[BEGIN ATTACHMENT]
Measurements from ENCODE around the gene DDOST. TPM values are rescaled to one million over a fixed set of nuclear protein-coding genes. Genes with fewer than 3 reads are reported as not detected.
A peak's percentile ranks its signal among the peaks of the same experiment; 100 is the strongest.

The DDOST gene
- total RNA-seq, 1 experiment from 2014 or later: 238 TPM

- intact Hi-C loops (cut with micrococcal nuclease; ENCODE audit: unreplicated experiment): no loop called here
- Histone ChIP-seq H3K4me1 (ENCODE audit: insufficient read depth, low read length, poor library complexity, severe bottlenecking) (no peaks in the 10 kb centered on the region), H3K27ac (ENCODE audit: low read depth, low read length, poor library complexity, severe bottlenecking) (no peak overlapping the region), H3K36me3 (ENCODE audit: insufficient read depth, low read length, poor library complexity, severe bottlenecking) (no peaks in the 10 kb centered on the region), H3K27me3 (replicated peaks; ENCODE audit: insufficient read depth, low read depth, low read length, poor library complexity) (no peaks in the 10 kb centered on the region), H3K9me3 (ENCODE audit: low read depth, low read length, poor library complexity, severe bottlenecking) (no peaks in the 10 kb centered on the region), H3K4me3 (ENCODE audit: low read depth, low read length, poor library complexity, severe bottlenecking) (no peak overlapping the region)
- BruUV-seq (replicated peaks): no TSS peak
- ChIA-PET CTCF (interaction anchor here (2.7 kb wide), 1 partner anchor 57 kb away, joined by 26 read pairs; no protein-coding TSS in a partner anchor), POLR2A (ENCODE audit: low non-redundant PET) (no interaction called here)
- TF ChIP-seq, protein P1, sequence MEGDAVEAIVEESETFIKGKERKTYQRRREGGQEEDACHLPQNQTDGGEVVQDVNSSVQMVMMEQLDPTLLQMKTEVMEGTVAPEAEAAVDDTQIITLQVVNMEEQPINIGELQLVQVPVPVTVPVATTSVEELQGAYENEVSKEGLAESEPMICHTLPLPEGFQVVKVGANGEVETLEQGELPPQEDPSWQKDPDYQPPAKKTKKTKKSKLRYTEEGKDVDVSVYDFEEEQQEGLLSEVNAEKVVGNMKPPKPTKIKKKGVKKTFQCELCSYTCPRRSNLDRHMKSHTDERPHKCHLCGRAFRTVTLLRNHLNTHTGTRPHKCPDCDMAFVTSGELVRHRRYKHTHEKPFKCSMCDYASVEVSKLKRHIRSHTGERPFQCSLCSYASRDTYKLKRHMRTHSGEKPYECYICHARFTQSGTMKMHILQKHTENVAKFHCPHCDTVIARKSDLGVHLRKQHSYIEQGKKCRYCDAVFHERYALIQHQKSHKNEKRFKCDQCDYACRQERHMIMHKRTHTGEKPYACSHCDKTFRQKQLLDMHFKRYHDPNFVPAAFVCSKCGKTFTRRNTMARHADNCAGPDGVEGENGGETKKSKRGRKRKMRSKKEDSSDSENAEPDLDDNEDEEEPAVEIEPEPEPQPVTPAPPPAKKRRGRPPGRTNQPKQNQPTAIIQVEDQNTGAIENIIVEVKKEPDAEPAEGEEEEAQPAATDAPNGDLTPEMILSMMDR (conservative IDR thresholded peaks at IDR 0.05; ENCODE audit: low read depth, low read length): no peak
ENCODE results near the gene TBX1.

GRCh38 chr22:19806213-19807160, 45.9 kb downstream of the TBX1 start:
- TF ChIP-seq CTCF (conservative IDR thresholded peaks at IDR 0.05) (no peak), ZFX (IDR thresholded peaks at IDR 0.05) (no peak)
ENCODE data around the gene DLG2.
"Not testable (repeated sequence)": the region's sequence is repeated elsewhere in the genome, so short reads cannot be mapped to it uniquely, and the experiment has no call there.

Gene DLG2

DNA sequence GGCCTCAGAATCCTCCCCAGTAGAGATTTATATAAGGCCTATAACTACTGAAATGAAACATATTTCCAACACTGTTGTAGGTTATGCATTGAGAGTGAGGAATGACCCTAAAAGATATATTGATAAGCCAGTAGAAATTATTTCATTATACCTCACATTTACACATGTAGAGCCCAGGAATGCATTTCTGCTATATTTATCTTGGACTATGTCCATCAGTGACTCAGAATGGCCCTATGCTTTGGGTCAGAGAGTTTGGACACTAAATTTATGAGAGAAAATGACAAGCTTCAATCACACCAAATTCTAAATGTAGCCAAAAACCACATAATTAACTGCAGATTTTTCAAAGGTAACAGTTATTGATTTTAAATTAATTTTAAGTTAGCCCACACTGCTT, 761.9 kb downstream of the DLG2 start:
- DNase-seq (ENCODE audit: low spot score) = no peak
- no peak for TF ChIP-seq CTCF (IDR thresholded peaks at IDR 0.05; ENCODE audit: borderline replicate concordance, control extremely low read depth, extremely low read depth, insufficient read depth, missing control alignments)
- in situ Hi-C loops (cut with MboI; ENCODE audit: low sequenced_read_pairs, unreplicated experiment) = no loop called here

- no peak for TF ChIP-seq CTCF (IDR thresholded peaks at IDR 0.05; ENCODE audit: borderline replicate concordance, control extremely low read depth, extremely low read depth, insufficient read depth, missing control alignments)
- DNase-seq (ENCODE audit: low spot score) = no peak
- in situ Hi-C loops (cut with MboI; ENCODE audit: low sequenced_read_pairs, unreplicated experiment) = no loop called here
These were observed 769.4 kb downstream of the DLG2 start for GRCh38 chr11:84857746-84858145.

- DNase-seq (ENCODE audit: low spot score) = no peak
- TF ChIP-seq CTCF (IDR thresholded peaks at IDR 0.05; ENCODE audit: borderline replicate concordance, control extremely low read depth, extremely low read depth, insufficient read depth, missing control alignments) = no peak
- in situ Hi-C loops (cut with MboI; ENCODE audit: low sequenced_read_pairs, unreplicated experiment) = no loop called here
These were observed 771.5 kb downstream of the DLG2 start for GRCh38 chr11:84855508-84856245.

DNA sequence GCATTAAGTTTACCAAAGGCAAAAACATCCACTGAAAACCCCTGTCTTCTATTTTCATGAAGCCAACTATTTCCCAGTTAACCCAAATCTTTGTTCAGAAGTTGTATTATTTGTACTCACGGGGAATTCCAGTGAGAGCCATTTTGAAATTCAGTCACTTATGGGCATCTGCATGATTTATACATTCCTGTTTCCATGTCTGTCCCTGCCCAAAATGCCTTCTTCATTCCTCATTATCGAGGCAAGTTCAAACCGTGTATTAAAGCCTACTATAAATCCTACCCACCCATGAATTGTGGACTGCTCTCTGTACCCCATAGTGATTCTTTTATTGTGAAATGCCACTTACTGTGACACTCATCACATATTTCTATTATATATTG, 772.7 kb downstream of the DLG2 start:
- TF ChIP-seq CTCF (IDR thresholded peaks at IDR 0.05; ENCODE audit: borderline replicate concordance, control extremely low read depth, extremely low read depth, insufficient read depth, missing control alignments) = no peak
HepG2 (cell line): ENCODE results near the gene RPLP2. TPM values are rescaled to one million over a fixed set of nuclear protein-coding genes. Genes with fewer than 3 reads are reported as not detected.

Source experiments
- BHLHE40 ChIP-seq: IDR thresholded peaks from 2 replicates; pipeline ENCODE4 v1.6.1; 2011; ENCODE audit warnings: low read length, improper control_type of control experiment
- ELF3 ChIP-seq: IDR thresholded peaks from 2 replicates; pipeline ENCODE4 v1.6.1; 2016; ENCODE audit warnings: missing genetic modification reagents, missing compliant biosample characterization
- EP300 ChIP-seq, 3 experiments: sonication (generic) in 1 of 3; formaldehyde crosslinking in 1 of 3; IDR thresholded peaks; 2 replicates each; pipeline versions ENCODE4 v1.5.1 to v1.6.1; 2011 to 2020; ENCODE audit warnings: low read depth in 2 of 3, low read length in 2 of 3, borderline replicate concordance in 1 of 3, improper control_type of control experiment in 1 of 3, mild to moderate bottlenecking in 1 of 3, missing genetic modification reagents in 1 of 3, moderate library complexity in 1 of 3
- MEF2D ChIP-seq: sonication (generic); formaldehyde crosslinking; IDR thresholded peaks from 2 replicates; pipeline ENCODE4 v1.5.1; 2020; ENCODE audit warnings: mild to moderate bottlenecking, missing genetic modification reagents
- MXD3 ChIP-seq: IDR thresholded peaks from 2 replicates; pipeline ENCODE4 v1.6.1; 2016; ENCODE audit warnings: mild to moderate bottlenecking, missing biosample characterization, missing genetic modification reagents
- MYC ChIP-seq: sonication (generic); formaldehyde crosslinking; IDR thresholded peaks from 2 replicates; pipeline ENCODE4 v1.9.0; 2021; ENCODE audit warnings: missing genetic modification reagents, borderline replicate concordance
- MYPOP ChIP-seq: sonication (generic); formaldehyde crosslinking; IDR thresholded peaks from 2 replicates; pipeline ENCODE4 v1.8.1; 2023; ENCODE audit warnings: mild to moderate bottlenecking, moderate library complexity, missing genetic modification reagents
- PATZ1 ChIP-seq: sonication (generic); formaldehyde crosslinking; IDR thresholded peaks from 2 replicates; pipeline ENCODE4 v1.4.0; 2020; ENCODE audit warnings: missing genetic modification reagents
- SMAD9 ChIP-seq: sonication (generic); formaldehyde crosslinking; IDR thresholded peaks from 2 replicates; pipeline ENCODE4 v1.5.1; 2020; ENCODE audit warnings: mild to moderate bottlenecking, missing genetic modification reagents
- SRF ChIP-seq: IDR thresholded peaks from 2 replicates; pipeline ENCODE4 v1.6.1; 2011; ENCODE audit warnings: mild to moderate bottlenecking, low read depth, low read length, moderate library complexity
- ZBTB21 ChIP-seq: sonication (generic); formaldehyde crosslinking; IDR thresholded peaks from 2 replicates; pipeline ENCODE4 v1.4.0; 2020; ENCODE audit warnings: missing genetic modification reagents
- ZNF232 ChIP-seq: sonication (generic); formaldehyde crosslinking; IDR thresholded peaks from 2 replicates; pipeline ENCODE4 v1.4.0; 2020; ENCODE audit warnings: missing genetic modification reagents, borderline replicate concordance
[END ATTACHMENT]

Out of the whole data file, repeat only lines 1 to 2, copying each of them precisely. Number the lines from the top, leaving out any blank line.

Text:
Measurements from ENCODE around the gene DDOST. TPM values are rescaled to one million over a fixed set of nuclear protein-coding genes. Genes with fewer than 3 reads are reported as not detected.
A peak's percentile ranks its signal among the peaks of the same experiment; 100 is the strongest.